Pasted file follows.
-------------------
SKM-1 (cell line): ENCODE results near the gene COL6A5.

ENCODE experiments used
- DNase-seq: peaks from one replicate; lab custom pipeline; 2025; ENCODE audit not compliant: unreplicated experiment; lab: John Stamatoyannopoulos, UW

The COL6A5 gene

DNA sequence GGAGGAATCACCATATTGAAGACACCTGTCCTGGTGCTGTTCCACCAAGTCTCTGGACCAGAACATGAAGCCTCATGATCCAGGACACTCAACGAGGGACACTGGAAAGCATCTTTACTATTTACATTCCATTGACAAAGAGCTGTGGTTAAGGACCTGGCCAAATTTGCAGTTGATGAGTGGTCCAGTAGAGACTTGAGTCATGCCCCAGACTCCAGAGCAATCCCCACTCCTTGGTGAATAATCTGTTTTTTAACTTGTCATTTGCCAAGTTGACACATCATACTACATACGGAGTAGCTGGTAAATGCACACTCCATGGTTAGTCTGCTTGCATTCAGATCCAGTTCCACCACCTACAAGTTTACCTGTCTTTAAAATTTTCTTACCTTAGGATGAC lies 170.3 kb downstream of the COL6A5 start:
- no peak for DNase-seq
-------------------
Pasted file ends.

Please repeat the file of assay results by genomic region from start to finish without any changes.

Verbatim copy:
SKM-1 (cell line): ENCODE results near the gene COL6A5.

ENCODE experiments used
- DNase-seq: peaks from one replicate; lab custom pipeline; 2025; ENCODE audit not compliant: unreplicated experiment; lab: John Stamatoyannopoulos, UW

The COL6A5 gene

DNA sequence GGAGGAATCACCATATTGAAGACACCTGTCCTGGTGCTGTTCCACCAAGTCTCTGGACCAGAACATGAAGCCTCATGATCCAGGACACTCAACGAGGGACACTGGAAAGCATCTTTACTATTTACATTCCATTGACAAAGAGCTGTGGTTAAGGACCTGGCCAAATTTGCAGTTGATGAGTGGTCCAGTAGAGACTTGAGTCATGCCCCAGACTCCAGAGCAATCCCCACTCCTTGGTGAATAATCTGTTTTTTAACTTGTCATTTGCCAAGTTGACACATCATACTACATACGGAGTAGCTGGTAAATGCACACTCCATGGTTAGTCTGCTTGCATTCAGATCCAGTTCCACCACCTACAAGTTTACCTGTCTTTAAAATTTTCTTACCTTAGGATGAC lies 170.3 kb downstream of the COL6A5 start:
- no peak for DNase-seq